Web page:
As part of his stimulus package of 2009, President Obama included $8 billion to build high-speed railroads.
Up to $3.5 billion of the railway funds could go to California, which is about to begin an ambitious project linking San Francisco and Los Angeles.
Voters approved a $9 billion bond issue several years ago to begin construction, but the massive project is expected to cost anywhere from $68 to $100 billion. And with “Golden State” debt now exceeding $600 billion, additional funding sources remain to be seen.
Nevertheless, construction is slated to begin soon in California’s Central Valley – an area commonly known as “America’s Salad Bowl.” And as David Miller discovered last year, the “need for speed” could be the “end of the line” for some local farmers.
The idea of riding a train at speeds of more than 200 miles per hour has long been a dream of many around the world. While common in Europe, Japan, and China the idea has been slow to take root closer to home. Several states have attempted to spark regular high speed rail service but the likely contender to be first is California.
Tom Richards is Vice Chairman of the California High-Speed Rail Authority Board.
Tom Richards, California High-Speed Rail Authority Board: “When you think about what the alternatives are in California, the surface transportation system, the surface transportation system, the highway system, in California was designed years and years ago, decades ago, for a population that was somewhat less than 20 million people. …We have got a new assessment of current population growth that just came out earlier this week or last week which reduces what the anticipated population is by mid-century but it is still estimated at 50 million people.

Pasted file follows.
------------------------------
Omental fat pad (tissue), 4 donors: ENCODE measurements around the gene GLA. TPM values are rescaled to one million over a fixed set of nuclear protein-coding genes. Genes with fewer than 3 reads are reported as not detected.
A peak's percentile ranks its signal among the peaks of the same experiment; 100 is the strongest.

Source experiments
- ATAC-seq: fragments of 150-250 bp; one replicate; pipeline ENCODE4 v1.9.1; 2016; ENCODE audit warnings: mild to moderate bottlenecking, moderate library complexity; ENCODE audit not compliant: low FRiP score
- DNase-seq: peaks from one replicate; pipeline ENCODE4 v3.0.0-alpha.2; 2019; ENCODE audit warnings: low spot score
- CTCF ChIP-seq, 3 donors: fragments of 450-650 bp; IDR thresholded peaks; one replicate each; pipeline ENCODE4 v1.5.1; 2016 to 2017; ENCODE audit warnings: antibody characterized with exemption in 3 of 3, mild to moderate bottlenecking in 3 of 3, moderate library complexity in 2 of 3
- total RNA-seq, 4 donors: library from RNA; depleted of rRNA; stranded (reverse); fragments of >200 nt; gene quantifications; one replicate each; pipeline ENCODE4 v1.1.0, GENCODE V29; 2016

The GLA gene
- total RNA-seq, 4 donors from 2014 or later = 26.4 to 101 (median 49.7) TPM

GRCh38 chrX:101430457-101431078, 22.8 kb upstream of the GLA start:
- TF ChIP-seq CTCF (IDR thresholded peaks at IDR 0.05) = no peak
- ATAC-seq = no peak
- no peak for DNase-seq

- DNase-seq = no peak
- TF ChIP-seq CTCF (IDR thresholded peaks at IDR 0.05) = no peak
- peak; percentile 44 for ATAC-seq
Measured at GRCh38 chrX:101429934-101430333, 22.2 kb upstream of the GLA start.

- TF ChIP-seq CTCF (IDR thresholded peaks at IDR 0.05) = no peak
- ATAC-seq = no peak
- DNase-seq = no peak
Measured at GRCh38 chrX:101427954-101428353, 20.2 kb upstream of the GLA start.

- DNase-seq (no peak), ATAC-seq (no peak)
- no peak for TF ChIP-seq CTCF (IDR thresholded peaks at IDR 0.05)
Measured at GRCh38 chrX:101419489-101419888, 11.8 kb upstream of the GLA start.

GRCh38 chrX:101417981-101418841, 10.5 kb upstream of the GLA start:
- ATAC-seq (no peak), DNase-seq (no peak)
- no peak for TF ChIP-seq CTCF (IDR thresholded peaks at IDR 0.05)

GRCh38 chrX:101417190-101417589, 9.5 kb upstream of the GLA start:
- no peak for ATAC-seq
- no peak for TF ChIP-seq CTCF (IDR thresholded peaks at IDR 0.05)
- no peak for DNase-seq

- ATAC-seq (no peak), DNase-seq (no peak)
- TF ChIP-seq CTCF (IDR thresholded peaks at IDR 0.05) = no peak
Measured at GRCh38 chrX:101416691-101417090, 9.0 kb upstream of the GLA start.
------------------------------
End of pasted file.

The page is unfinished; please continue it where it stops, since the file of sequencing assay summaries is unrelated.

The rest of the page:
When completed, the 800 miles of track will comprise the largest transportation infrastructure investment in state history. Traveling at speeds of up to 220 miles per hour, passengers will travel from San Francisco to Los Angeles in just over two-and-a-half hours cutting travel time nearly 40 percent faster than by automobile.
While official High-Speed Rail Authority figures show the project costing $68.4 billion other estimates approach $100 billion. But even before funding was approved by California voters in 2008 many voices joined together against the plan.
Manuel Cunha is president of the Nisei Farmers League, a San Joaquin Valley-based farmer advocacy group with 1,100 members.
Manuel Cunhna, Nisei Farmers League: “So the league said, ‘you know what?’ We're going to fight this thing and the reason for fighting it as well as we have, we have a couple of our members, Japanese/ Americans, they're going to lose their grandparent's home…they're up in arms because this high speed rail is just going to tear through their home that they were born in by their parents.”
The initial phase of construction is slated to take place in the Central Valley of California between Merced and Fresno. Despite objections by most of the County governments in the area, Democratic Governor Jerry Brown signed a bill in mid-July last year allowing the California legislature to authorize the sale of $2.7 billion worth of construction bonds. The money will be matched by $3.3 billion in Federal funds allowing for the first 130-mile section of track to be laid. The steel rails will cut through a portion of the Valley’s 6 million acres of crop land which produces a good share of the nation’s winter fruits and vegetables.